Chronic disease
sufferers typically receive detailed instructions regarding dosages of
medication, but the conventional medical community is just starting to recognize
the effects of diet on disease. For almost any type of ailment, choosing to
practice a healthy diet can be an effective tool in any disease management

Diet, of course, is
only one part of an overall healthy lifestyle that includes exercise, sleep and
stress management. However, thinking logically, if we have plaque build-up in
our arteries that led to a heart attack, continuing to eat foods that add to
that plaque could lead to another, possibly fatal attack. There are many
diseases, including cardiac disease that respond well to changes in dietary
habits or may even be preventable with a little conscious eating.

Both diabetics and
multiple sclerosis sufferers report success in reducing the severity of symptoms
by changing their diet to one lower in saturated fats and higher in whole foods
and unsaturated fats. Since Omega-3 fatty acids and other polyunsaturated fats
play a role in healthy nerve conduction, MS patients may benefit from
maintaining a diet that not only promotes nervous system function, but may even
help repair existing damage. Good sources of unsaturated fats include avocados,
nuts, seeds and fish.

The National Cancer
Institute reported in The Journal of the American Dietetic Association
that various fruits and vegetables may protect against heart disease, stroke,
cancer, cataracts, chronic obstructive lung disease, diverticulosis and possibly
high blood pressure. Produce especially rich in cancer-protective chemicals

Onion family

Cabbage family
(including broccoli, cauliflower, bok choy, kale and Brussels sprouts)

Dried legumes (beans
and peas)


Deep yellow-orange
produce (sweet potatoes, cantaloupe, and winter squash)

Citrus fruits


Dried fruits such as
prunes and raisins

The American Heart
Association recommends that patients with heart disease change their diets to
one higher in produce and lower in meat and saturated fats. Flavonoids and other
antioxidants found in produce can inhibit the formation of blood clots and
artery-clogging cholesterol. Natural potassium may help to prevent or control
high blood pressure and thus reduce the risk of heart attacks and strokes.
Produce especially protective against heart disease and stroke include:

Orange fruit and
vegetables high in potassium (orange, cantaloupe)

Leafy green vegetables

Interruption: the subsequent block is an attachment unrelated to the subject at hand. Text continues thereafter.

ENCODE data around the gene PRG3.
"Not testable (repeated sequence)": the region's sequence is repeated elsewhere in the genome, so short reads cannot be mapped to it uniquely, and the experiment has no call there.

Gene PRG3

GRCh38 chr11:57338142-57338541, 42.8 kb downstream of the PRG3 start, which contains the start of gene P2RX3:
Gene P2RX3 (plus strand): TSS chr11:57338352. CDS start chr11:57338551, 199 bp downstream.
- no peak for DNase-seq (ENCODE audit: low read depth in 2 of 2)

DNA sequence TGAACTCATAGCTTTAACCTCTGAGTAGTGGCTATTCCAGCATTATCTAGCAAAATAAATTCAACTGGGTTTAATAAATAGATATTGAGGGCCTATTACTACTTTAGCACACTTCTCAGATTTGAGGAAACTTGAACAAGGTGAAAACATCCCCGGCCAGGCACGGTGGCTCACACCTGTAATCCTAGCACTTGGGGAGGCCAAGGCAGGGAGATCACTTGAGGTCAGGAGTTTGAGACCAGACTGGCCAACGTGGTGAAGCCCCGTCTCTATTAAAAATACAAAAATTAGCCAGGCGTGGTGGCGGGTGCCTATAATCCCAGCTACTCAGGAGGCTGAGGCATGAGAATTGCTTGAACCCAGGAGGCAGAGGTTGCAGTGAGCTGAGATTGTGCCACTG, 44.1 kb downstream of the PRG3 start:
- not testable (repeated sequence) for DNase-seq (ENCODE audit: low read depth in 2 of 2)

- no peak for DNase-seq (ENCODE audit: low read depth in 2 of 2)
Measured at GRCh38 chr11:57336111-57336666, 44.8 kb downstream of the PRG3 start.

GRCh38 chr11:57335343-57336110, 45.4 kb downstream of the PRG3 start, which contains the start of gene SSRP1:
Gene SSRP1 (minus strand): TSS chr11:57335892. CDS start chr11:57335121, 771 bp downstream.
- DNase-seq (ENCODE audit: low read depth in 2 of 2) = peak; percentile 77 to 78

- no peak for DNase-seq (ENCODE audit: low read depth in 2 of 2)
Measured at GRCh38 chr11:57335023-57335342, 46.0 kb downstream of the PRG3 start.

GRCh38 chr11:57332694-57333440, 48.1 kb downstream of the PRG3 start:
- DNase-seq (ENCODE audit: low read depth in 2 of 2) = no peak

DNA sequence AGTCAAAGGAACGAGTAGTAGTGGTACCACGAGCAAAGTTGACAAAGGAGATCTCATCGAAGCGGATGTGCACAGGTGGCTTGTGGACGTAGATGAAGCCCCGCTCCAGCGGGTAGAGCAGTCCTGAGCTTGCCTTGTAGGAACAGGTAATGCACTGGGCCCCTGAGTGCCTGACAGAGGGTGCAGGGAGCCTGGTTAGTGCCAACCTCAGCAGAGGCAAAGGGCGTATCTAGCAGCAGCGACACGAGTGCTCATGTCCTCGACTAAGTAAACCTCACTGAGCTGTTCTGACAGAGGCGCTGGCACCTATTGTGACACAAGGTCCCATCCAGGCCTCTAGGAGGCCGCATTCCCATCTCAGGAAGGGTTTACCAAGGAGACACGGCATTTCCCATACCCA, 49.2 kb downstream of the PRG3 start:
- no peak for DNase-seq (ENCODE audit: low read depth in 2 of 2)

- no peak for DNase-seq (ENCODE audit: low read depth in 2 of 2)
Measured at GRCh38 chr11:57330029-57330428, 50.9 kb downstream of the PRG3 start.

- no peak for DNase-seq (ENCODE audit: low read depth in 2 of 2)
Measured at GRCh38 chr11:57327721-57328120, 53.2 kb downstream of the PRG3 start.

Cabbage family

Citrus fruits

additionally believe that several components of whole grains such as
antioxidants, minerals, fiber and phytoestrogens, act in symphony with each
other to fight both heart disease and cancer. Whole grains can help lower LDL
cholesterol levels, and oats contain a number of nutrients that can help reduce
several heart disease risk factors.

A large study of male
health professionals showed that fruits and vegetables high in the antioxidants
of carotenoids and vitamins C and E appear to reduce the risk of developing
cataracts. Produce especially helpful to prevent cataracts include:




Tomato sauce

These are only a few
examples of foods that have been formally studied in connection with a specific
disease; imagine how much we don't know or can't identify yet about the link
between diet and health. Vitamins, minerals and other nutrients were only first
isolated and identified within the last century and new properties are still
discovered regularly.

Since, in many ways,
the formal study of human nutrition is a relatively recent field and much is
still unknown, the best way to hedge our bets toward health may be to attempt to
provide our bodies with the nutrition it needs to function properly, if not
optimally. A diet rich in a variety of whole, unprocessed fruits, vegetables,
grains and proteins can not only provide a balanced source of energy but will
also nourish and sustain bodily functions from the cellular level on up.

Try this recipe for a
quick, convenient, nutritious and delicious one-pot meal that offers a variety
of whole foods containing a medley of nutrients to supply a healthy body.

French Riviera Tomato Trout with

Serving 2


1/2 lb. potatoes, red boiler or new

2-5 cloves garlic, chopped

8-10 pearl onions, peeled, whole

1/2-3/4 lb. trout fillets

Tbsp. capers, drained

1/4 cup kalamata olives, sliced

Tbsp. parsley, chopped

salt and pepper
to taste

cup haricots verts (green beans), cut in thirds

2-3 plum tomatoes, chopped roughly

1/3 cup white wine


Preheat oven to 450 degrees. Spray inside of 2-quart cast iron Dutch oven and
lid with olive oil.

Scrub and eye the potatoes and cut into 1″x1/2″ pieces. Place in base of pot in
a single layer. Distribute 1/2 the garlic and all of the onions among the

Lay the trout in a single layer (skin side down) atop the potatoes and onions.
Sprinkle with rest of garlic, capers, olives and 1/2 the parsley. Lightly season
with salt and pepper.

Add the haricots verts. Top with the chopped tomatoes, sprinkle with the rest of
the parsley and again lightly season with salt and pepper. Pour the wine over

Cover and bake for 45 minutes.


Eat in the light, clean Mediterranean tradition for meals that are low in
saturated fats but high in flavor. You can easily skip the wine in this recipe
and still have a great tasting meal, but if you do choose to use wine, try a
Chardonnay or Sauvignon Blanc rather than a “cooking wine."

About the author:

Elizabeth Yarnell

is a
Certified Nutritional Consultant  and

the author of

Glorious One-Pot Meals: A new quick & healthy approach
to Dutch oven cooking
a guide to preparing
quick, healthy and balanced one-pot meals
Visit Elizabeth online at to subscribe to her free newsletter. The
Glorious One-Pot Meal cooking method is unique and holds US patent 6,846,504.